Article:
Edmonton ‘on the home stretch’ with Phase 2 parking ban – Edmonton | The Canadian News

The City of Edmonton is hopeful it will be finished with residential blading by the end of the week, after a weeks-long effort to get the neighborhood roads down to bare pavement.

“We’re on the home stretch of the Phase 2 parking ban,” Andrew Grant, general supervisor of infrastructure operations, said Tuesday.

“It’s been a learning experience and winter always has something tricky up its sleeve for sure.”

The city resumed residential blading on Jan. 12, after pausing for a few weeks due to extremely cold temperatures. At the time, the city estimated it would take four weeks to blade all of the city’s residential roads.

Grant said Tuesday that the work is about 89 percent complete, and the city is on track to finish residential blading by the end of the week.

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“With that, we will still have a presence in those residential areas completing our cul-de-sac work. We need to stack it all up in piles and get it hauled out. ”

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Grant admits there have been tradeoffs when it comes to blading the entire city. This is the first season a Phase 2 parking ban has been issued in the city, and there has been no shortage of complaints from residents.

In an update to council Monday, city staff said compliance with the Phase 2 parking ban has been poor. More than 1,500 tickets have been issued in the past six weeks.

Councillors said they’ve heard from residents that communication about the Phase 2 ban could be better; the signage is too generic and the messaging is confusing.

“You can not expect people not to park on the street for weeks and weeks with the anticipation that the crews will come,” Mayor Amarjeet Sohi said Monday.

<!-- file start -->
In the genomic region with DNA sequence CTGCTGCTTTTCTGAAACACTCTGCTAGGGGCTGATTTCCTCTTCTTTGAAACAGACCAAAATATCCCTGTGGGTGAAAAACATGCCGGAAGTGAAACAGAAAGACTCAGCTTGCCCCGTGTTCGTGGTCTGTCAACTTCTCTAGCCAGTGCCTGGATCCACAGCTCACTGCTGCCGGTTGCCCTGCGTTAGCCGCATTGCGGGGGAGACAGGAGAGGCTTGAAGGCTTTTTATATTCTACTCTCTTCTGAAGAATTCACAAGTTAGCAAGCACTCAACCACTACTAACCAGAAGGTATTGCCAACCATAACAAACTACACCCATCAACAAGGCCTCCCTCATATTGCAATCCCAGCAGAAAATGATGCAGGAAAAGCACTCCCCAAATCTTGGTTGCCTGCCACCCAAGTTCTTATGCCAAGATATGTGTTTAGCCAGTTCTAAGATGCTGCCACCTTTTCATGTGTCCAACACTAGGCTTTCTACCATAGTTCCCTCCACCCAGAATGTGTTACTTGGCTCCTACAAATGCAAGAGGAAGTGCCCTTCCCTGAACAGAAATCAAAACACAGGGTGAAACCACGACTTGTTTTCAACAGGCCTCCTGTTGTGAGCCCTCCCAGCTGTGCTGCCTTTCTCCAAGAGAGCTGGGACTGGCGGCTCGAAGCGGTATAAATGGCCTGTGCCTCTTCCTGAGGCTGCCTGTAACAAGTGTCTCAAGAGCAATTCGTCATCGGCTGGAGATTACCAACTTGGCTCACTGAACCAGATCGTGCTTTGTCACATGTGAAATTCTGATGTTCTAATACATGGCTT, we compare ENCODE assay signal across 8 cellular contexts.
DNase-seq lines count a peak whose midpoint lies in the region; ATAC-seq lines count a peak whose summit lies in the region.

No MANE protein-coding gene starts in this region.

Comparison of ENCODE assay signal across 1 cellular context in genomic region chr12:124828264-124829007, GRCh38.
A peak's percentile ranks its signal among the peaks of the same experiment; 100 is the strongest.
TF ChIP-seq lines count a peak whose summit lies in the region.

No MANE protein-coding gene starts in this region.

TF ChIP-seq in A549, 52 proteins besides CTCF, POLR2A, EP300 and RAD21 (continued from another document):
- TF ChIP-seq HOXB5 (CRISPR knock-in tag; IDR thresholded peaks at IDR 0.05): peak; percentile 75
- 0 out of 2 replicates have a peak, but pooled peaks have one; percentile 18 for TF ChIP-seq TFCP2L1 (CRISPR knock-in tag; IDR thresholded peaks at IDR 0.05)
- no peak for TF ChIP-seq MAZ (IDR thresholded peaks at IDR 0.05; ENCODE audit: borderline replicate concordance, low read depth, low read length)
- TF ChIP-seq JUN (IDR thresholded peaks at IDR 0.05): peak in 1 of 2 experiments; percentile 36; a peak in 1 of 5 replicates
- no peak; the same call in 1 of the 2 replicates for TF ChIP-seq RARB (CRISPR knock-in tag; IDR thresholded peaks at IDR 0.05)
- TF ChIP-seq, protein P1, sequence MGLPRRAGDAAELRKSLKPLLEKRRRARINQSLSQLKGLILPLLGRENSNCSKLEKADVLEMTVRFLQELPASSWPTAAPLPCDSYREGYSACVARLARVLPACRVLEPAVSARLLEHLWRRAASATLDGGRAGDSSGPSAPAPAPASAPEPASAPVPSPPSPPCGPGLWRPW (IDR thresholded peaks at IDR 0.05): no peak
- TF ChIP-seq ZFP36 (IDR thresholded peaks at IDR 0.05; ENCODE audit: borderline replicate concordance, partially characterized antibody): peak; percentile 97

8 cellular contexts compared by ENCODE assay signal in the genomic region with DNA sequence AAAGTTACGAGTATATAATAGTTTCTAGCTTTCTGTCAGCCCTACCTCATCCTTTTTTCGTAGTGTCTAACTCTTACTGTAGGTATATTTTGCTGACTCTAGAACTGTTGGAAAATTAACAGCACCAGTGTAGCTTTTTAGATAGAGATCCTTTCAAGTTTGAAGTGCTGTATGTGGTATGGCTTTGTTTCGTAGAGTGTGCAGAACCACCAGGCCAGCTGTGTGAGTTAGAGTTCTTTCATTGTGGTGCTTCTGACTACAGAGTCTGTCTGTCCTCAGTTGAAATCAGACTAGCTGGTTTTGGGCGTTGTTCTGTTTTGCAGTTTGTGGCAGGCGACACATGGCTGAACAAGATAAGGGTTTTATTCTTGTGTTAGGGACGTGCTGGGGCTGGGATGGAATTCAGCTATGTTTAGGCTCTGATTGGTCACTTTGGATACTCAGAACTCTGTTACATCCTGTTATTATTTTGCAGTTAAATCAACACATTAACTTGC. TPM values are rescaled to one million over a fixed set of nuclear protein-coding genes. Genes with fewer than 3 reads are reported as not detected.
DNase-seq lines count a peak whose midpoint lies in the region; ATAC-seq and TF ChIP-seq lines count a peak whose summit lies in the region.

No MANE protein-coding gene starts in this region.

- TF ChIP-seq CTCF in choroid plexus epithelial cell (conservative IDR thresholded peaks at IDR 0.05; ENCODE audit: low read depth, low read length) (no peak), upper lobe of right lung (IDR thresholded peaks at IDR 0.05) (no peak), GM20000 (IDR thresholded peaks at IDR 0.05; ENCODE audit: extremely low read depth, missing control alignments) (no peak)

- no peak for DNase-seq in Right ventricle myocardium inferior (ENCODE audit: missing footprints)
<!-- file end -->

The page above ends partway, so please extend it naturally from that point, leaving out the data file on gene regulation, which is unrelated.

“There has to be better communication where people can know that: ‘OK, within two days my street will be cleared, or within one week,’ and you can find appropriate or alternative parking instead of parking on the street.”

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Grant admits there are tradeoffs when it comes to offering the blading service, and encourages residents to think ahead about where they will park when a Phase 2 ban is issued.

“We heard loud and clear that the citizens of Edmonton wanted to see a higher level of service in those residential areas, and this is one of the tradeoffs in receiving that service,” Grant said.

“We try not to disrupt the neighborhoods for any longer than 72 hours to try to narrow the amount of time that we’re disruptive in those areas… We’ll continue to learn on the best approach and citizens will continue to learn and plan and look at different alternative parking options. ”

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Sohi said he shares the frustrations of Edmontonians who are not pleased with the city’s snow removal this year, but admits the weather has not made it any easier for road crews.

“There are variables that are not in anybody’s control, such as fluctuation in the weather where we have seen thaw, freeze, thaw, freeze situations and then extreme cold weather,” Sohi said Monday.

“This year has been very frustrating,” he said. “We need to do better and I am expecting that we will do better.”

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The mayor said about 90 per cent of the calls to his office alone have been about the large windrows that have been piled up on city streets.

Administration is preparing a report that it will bring to council in April on the status of the snow-removal program in Edmonton and recommendations on how it can be improved.

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